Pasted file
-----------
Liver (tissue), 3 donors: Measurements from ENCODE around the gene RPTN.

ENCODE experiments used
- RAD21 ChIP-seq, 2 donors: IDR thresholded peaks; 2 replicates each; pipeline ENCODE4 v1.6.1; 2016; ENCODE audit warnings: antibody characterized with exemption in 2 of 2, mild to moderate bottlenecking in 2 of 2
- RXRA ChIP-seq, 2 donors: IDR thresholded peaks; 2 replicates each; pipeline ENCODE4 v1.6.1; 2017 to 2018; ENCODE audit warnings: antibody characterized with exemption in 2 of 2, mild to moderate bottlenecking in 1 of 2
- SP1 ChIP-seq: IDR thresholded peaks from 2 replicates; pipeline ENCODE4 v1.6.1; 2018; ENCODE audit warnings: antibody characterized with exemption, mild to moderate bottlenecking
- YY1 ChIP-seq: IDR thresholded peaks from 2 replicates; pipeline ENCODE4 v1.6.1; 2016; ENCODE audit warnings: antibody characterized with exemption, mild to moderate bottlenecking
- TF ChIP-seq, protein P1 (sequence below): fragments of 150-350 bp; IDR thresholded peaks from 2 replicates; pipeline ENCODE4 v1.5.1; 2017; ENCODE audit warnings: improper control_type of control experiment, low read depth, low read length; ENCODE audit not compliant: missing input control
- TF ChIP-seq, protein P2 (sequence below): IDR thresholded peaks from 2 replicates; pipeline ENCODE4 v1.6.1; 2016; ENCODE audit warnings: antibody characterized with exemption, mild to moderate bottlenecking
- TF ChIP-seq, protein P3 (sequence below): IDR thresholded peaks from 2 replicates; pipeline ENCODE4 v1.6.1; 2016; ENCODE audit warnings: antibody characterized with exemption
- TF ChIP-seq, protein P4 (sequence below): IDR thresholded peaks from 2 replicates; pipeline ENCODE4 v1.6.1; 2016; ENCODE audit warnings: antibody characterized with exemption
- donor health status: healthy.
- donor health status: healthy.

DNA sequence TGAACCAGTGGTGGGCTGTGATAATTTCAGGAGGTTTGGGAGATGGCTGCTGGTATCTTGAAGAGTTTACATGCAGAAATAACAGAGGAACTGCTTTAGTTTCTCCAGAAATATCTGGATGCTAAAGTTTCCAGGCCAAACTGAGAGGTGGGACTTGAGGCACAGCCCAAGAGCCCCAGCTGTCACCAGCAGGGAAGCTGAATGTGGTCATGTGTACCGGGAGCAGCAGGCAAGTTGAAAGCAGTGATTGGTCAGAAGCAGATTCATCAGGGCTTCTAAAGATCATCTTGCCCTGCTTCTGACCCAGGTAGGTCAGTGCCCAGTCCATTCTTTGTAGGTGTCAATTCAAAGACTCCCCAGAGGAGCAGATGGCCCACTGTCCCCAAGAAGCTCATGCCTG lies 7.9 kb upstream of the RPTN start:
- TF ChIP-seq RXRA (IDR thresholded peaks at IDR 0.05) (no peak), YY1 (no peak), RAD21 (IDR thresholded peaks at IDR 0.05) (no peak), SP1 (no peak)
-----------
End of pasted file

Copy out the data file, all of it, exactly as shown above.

Liver (tissue), 3 donors: Measurements from ENCODE around the gene RPTN.

ENCODE experiments used
- RAD21 ChIP-seq, 2 donors: IDR thresholded peaks; 2 replicates each; pipeline ENCODE4 v1.6.1; 2016; ENCODE audit warnings: antibody characterized with exemption in 2 of 2, mild to moderate bottlenecking in 2 of 2
- RXRA ChIP-seq, 2 donors: IDR thresholded peaks; 2 replicates each; pipeline ENCODE4 v1.6.1; 2017 to 2018; ENCODE audit warnings: antibody characterized with exemption in 2 of 2, mild to moderate bottlenecking in 1 of 2
- SP1 ChIP-seq: IDR thresholded peaks from 2 replicates; pipeline ENCODE4 v1.6.1; 2018; ENCODE audit warnings: antibody characterized with exemption, mild to moderate bottlenecking
- YY1 ChIP-seq: IDR thresholded peaks from 2 replicates; pipeline ENCODE4 v1.6.1; 2016; ENCODE audit warnings: antibody characterized with exemption, mild to moderate bottlenecking
- TF ChIP-seq, protein P1 (sequence below): fragments of 150-350 bp; IDR thresholded peaks from 2 replicates; pipeline ENCODE4 v1.5.1; 2017; ENCODE audit warnings: improper control_type of control experiment, low read depth, low read length; ENCODE audit not compliant: missing input control
- TF ChIP-seq, protein P2 (sequence below): IDR thresholded peaks from 2 replicates; pipeline ENCODE4 v1.6.1; 2016; ENCODE audit warnings: antibody characterized with exemption, mild to moderate bottlenecking
- TF ChIP-seq, protein P3 (sequence below): IDR thresholded peaks from 2 replicates; pipeline ENCODE4 v1.6.1; 2016; ENCODE audit warnings: antibody characterized with exemption
- TF ChIP-seq, protein P4 (sequence below): IDR thresholded peaks from 2 replicates; pipeline ENCODE4 v1.6.1; 2016; ENCODE audit warnings: antibody characterized with exemption
- donor health status: healthy.
- donor health status: healthy.

DNA sequence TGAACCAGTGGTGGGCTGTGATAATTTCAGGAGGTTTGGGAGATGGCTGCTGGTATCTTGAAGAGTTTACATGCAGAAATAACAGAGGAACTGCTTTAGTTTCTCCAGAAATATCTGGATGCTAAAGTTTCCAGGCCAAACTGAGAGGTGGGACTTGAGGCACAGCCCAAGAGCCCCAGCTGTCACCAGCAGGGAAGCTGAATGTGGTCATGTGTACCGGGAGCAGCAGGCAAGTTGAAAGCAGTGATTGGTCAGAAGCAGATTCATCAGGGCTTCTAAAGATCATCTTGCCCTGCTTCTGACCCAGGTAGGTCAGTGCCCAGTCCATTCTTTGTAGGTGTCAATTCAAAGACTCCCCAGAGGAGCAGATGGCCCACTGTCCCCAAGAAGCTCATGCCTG lies 7.9 kb upstream of the RPTN start:
- TF ChIP-seq RXRA (IDR thresholded peaks at IDR 0.05) (no peak), YY1 (no peak), RAD21 (IDR thresholded peaks at IDR 0.05) (no peak), SP1 (no peak)